The regulator was, however, able to take comfort from the fact that an action plan had been designed by the Company to ensure that similar issues would not arise again moving forward. In particular, the regulator commented positively on the plan’s proposals to: (i) see a “Director of Risk and Compliance” appointed to lead a new Compliance Directorate (aimed at strengthening internal independence assurance capabilities); (ii) introduce a new Compliance and Risk Committee of the Company’s Executive Leadership Team, tasked with providing regular compliance updates to the Company’s Board; and (iii) give operational front line teams greater responsibility for reporting their performance, and to make them subject to further controls highlighting the accuracy of their reported performance. The importance of these issues should not be underestimated. Ofwat confirmed that it considered the Board’s failure to ensure that it had clear lines of sight and establish robust challenge and assurance functions to be aggravating factors when it came to calculating the proposed penalty (notwithstanding the fact that the Board’s members were potentially kept in the dark around the operational shortcomings of the Company).
ASSET MANAGEMENT AND INVESTMENT
Ofwat observed that there had been various management-related issues around how the Company’s wastewater treatment assets had been operated. Three stand out in particular: (a) there was a lack of clarity around the condition of the Company’s wastewater treatment assets: Ofwat suggested that the Company had not, until very recently, had a clear enough idea about the general condition of its assets and/or the extent of work needed to make them compliant with requisite standards; (b) there had been a general lack of investment: Ofwat indicated that a back-catalogue of maintenance works covering some 991 issues (with some 341 still open as at January 2019), with an estimated investment cost of £26 million still needed to remediate the same, was strongly indicative that historical levels of investment by the Company had not been sufficient to keep pace with the inevitable deterioration of the Company’s assets. It also noted that, where investment needs had been identified by the utility provider, the same were often not progressed for long periods of time; and (c) management’s approach was reactive rather than proactive: Ofwat’s review concluded that the approach taken by the Company to the management of its assets tended to be reactive rather than proactive and, whilst there was evidence of an operational and maintenance focus on failing assets, capital investment was sometimes slow to materialise (even after multiple operating permit breaches). In light of these issues, Ofwat noted that there had been a systemic failure by the Company to properly manage and operate its wastewater treatment assets which, in turn, allowed it to conclude that the Company had breached its statutory obligations.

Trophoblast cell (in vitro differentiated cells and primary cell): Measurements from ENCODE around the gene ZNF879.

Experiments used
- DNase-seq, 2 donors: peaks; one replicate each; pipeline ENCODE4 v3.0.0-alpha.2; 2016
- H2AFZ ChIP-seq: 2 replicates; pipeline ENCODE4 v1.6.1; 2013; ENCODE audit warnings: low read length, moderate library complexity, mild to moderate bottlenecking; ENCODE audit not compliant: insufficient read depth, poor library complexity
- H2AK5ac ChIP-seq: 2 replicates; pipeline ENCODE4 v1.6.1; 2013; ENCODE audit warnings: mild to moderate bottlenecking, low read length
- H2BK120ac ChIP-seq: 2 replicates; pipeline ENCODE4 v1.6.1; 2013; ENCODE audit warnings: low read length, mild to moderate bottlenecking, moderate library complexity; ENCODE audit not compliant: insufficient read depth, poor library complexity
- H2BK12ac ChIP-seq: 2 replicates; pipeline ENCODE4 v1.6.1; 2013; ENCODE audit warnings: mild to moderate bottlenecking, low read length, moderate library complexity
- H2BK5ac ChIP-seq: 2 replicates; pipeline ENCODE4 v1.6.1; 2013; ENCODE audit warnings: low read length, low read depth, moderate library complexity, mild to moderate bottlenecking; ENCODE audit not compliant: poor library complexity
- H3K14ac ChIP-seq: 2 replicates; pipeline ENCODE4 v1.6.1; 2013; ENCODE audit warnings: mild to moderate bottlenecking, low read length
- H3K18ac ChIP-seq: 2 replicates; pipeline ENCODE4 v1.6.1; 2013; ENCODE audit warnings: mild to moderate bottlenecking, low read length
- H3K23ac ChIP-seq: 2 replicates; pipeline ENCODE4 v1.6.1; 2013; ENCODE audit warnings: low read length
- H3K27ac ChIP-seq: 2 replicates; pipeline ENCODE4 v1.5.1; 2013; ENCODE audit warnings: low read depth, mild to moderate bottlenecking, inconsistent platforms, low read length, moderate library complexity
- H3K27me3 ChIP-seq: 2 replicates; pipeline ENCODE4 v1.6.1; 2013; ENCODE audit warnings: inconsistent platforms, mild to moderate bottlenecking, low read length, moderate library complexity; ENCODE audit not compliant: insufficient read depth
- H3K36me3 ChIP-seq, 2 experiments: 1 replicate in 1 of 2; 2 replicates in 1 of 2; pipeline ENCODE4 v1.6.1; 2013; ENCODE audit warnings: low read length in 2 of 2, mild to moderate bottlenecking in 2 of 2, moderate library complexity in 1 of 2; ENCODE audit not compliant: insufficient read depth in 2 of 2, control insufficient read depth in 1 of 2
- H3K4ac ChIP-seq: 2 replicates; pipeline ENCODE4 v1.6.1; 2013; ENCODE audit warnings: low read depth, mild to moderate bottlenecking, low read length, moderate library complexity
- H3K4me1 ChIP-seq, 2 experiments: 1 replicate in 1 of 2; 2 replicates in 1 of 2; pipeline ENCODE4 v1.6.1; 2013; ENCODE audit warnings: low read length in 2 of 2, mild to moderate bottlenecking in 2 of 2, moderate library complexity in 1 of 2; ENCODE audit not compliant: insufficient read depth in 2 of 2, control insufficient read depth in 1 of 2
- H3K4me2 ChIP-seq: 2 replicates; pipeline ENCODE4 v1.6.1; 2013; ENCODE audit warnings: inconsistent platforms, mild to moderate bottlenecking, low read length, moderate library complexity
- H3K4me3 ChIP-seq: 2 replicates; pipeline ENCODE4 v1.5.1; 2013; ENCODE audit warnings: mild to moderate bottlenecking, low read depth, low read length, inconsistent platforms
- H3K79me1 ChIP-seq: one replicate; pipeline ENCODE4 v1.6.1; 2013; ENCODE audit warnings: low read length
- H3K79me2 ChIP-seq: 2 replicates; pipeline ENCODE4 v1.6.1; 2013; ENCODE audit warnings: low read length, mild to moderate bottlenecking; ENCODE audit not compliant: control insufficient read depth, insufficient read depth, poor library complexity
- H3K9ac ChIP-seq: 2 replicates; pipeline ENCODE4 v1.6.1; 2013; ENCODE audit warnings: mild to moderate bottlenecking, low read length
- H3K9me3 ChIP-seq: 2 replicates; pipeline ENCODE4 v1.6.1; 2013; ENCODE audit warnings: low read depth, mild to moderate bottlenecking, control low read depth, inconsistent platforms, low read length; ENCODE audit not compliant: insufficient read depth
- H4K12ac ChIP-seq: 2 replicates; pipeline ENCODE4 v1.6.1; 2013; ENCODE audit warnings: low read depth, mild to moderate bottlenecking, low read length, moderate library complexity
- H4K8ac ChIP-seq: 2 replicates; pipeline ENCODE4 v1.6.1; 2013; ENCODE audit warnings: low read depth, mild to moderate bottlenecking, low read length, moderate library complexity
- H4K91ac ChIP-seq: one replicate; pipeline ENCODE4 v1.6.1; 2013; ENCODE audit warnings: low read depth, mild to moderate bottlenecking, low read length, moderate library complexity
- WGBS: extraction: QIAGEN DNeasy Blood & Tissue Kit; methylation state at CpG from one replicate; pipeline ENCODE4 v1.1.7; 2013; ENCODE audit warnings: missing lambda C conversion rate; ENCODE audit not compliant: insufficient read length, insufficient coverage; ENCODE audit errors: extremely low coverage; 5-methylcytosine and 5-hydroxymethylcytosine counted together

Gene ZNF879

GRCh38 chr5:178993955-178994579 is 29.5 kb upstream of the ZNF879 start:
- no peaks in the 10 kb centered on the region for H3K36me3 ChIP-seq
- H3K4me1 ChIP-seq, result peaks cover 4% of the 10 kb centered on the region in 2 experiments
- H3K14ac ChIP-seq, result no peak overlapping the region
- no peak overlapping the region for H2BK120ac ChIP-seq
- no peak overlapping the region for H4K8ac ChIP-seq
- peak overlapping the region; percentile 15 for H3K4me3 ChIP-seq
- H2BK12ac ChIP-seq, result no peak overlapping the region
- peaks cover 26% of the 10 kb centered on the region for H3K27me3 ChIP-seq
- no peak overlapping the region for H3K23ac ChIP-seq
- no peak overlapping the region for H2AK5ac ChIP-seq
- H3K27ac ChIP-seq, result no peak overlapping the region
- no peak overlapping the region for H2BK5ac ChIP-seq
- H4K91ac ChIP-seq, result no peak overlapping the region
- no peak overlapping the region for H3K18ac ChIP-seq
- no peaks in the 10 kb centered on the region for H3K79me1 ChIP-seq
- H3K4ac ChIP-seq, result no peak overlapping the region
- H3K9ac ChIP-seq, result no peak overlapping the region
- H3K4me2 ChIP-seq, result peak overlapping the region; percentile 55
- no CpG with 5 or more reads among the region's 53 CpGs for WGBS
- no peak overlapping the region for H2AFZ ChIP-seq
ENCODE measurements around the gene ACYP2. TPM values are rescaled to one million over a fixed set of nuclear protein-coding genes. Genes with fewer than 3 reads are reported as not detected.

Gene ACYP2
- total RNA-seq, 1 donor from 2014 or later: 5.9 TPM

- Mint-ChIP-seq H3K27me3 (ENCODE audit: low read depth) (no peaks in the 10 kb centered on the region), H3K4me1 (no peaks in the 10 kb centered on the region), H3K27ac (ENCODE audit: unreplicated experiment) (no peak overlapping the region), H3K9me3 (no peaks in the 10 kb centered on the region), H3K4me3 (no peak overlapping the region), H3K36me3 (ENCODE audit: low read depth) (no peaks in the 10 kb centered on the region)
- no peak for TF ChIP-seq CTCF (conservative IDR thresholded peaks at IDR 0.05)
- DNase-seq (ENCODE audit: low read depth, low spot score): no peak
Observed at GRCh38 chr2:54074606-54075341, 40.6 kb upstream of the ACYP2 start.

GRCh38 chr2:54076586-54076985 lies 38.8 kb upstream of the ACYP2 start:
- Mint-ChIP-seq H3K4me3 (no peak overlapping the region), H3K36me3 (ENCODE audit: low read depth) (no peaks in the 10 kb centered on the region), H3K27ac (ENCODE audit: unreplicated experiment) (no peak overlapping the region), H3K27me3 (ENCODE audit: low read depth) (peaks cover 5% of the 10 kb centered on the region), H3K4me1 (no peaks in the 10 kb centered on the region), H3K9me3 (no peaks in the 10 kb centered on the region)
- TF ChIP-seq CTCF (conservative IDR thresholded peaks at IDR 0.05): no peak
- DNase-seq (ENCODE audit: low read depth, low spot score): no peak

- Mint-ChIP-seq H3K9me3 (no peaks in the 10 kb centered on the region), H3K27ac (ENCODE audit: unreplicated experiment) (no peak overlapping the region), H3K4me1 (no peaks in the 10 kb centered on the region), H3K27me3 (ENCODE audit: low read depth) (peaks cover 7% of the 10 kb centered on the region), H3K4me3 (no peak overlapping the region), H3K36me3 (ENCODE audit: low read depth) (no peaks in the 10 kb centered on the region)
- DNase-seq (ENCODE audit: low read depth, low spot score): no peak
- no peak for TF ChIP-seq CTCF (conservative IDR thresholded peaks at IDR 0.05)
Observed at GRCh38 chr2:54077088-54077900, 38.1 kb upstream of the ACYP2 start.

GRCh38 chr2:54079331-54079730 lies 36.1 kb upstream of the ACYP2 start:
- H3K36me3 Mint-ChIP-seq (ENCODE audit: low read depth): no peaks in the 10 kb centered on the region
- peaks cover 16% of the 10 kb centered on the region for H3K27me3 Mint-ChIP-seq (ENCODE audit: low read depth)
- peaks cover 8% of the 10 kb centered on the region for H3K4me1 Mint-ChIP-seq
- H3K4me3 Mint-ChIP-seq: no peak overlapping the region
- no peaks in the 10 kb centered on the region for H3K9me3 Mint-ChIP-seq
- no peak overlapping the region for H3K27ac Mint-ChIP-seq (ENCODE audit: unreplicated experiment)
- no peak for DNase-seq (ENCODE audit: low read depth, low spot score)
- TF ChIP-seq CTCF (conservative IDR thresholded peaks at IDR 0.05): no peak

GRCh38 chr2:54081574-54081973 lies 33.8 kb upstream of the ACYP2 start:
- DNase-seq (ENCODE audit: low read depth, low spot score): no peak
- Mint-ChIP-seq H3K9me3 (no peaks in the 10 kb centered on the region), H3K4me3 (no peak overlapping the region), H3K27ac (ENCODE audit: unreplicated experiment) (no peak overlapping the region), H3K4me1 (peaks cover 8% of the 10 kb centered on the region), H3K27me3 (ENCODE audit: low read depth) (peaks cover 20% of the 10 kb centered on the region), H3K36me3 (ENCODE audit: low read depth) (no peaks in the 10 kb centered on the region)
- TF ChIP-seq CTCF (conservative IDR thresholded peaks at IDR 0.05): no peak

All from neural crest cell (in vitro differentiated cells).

PROCESS CONTROLS: LACK OF RIGOROUS SAMPLING AND TESTING
Environmental permits and licences typically require for on-going sampling and testing to be undertaken to confirm that emissions from regulated facilities are within prescribed limits. Ofwat highlighted various deficiencies with the way that these exercises were conducted by the Company. In particular, it noted that the Company’s: (a) sampling visits were co-ordinated, and so could be easily predicted; and (b) staff involved in the scheduling of the sample visits were not sufficiently separate from the operational teams, did not hold information confidentially, and openly discussed the predicted dates of when samples would be taken. These factors, in turn, resulted in the relevant operational teams having sufficient confidence in the expected sampling dates that they could effectively plan for when the samples/tests would be undertaken, allowing for them to manipulate the assets (and therefore the results) as they deemed necessary. Ofwat concluded that the effective operation of the sampling regime was critically important to securing the Company’s compliance with relevant regulatory reporting requirements. It also concluded that there should have been more robust planning and control systems, and management resources, put in place to ensure proper oversight of the Company’s sampling regime. Ofwat suggested that the Company would have benefited from having a more randomised set of sampling events, and a more confidential system (particularly around the management of sampling schedules). Many entities conducting regulated environmental activities will be very familiar with the need to undertake sampling and testing exercises, and will have established their own processes for this. However, this case highlights the need to be vigorous in ensuring sufficient safeguards are built into the testing regime so as to guarantee the veracity of the results and to ensure appropriate levels of oversight.
DELAYS IN TRAINING